SONIA BRAND-FISHER: Maybe Larry David should have stayed in LA. Week 7 of “Curb Your Enthusiasm”‘s Season 8 fell dangerously short in comparison to previous episodes of the season. Between the hackneyed plot of Rosie O’Donnell and Larry trying to win the heart of a bisexual woman, Jane, and the thoroughly L.A.-looking people and interior shots trying to pass as authentically New York, I found myself wanting more. The return of Leon certainly warranted a groan from the living room I was watching this episode in, and I get the feeling that it echoed across living rooms everywhere. Stories stopped and started all over this episode, and none of them seemed up to par with the typical Larry David antics that we have come to enjoy and cringe at.
One of the aspects of “Curb”‘s humor that I love is the total social schadenfreude of watching Larry walk into situations that become ticking bombs from the moment he says “Let me ask you something…” This episode, however, seemed to boil those moments down to their most base humor, making them seem not organic, but rotten. There was none of the complexity that cultivates that Larry David humor into its neo-Seinfeldian comic commentary. There was just Leon, out of place and irritating, selling Larry Viagra so that he could win over the bi-sexual for “his team.” There was just a strange sub-plot about a “shit-bow” given by a Japanese man to Larry who didn’t secure the soup container for Larry’s take-out. There was that man who wants to be Larry’s friend whom Larry doesn’t care for. It all just seemed so forced.
I’m wondering if the absence (or scarcity) of Larry’s support system made him seem more vulnerable during this episode back on his home turf of New York. Jeff and Susie are in New York with him, but Jeff was in the outfield of this episode (literally) and Susie wasn’t there at all. Rosie O’Donnell’s reprise on this show is always welcome in my book, but this time her banter with Larry seemed strange, almost like they were acting. For a show that so emphatically makes a point to straddle realism and surrealism, this episode seemed like a cartoon parody of what makes this show great. The forced metaphor of Larry and Rosie on opposite teams of their amateur softball league was worthy of an eye-roll or two. The dueling machismos of Larry and Rosie got progressively boring, unfunny, and strained.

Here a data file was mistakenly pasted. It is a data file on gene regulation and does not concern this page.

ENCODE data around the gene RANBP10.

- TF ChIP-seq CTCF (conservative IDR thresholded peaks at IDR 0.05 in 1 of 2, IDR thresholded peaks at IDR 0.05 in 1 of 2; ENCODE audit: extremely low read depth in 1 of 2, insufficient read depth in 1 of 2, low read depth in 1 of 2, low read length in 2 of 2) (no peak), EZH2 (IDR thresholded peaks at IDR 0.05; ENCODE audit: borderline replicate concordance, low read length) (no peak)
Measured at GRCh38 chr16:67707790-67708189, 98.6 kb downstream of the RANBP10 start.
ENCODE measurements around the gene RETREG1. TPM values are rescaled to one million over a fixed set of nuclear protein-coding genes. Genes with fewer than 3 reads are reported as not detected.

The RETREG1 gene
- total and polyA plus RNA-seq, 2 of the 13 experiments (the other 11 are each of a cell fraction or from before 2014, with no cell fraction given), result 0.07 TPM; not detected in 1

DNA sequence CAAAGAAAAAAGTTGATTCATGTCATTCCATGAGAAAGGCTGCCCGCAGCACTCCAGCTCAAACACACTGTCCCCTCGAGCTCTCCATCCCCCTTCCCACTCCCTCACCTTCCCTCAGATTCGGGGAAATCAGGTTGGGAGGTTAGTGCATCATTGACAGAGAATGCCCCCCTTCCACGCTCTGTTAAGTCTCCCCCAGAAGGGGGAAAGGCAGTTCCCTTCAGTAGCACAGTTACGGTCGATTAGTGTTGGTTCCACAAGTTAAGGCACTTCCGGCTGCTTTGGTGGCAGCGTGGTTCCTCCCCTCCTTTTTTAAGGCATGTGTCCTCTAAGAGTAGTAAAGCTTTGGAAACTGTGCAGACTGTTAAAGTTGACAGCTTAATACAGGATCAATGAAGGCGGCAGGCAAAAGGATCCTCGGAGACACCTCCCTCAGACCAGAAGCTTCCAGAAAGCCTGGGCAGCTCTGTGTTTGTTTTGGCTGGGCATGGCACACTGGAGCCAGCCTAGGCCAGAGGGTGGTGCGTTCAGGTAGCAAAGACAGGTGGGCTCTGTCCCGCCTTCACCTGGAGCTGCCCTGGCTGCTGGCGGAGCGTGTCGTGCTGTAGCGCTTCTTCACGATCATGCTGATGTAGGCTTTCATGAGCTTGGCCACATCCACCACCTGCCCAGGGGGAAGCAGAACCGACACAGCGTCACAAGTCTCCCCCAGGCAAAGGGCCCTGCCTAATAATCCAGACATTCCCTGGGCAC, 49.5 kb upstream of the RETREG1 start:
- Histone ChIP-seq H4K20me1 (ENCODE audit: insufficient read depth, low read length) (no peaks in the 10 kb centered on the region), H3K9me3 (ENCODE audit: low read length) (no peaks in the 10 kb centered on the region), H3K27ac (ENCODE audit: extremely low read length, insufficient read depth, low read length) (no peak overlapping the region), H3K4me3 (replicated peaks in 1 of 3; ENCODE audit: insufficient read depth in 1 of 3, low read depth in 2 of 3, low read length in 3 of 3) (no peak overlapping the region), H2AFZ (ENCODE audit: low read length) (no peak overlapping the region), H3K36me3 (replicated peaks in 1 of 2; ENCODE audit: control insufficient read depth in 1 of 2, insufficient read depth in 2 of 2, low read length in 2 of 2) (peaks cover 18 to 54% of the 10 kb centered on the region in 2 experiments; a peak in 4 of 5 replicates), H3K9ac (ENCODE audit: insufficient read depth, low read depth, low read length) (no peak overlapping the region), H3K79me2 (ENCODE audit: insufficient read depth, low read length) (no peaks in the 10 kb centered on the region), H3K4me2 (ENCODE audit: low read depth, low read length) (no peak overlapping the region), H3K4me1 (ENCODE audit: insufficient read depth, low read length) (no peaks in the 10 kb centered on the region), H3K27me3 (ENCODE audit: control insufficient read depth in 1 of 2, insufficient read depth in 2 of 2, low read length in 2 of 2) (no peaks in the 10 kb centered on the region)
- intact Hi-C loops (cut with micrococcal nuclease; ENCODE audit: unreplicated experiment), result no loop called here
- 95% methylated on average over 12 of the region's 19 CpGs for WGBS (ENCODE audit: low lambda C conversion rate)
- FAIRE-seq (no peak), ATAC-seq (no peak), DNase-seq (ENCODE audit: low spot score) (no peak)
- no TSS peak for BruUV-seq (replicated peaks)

I liked Jane’s apartment a lot. But that’s about it, for me.
To be honest, I’m not asking for “Seinfeld”‘s New York here. I don’t want to see Jeff and Larry interact like George and Jerry. I don’t want Susie to be Elaine. Nor Richard Lewis to be Kramer. This is an entirely different show, with an entirely different schtick. I love the schtick, but it’s a schtick that really seems like it would lend itself well to a New York environment. It’s a neurotic, fidgety, confrontational humor that is so anti-L.A. that it’s a brilliant contrast to that location. Maybe it’s a schtick even a little too New York for New York. Who knows? All I’m saying is that last week it worked, and I’m not giving up hope.
HOWARD MEGDAL: Ultimately, I came down on the complete opposite side from Sonia on this one. As I expressed to her via email, she’s probably right. But I absolutely loved this episode.
I am not a huge Leon fan, but if he didn’t already exist within the roster of Curb, they’d have needed to add him for this episode. Someone needed to persuade Larry to take PEDs, and it wasn’t going to be Jeff or Richard Lewis. I laughed particularly hard when Larry wished for a daughter to pass Leon’s wisdom to, though a simultaneous urge to go lock my daughter’s bedroom door also washed over me.
I enjoyed Rosie’s battle with Larry, though I was also confused by how they ended up on rival softball teams. But seeing Larry break records no one thought would fall- one-upping tickets to the Tony’s!- only to be denied entry into the Hall of Fame was a perfect satire, right down to Larry’s Rafael Palmeiro finger-wagging.
As for the restaurant owner and the LA-based lunch companion, I took that combination as Larry’s way of pointing out that in New York, no one pretends to like you. The conversation with Japanese tourists about the bow itself gave me some of my biggest laughs.
That makes me feel gauche, now, after reading Sonia’s takedown of the episode. When I see her next, I will offer a Bow of Shame, and it will be a full 90 degrees.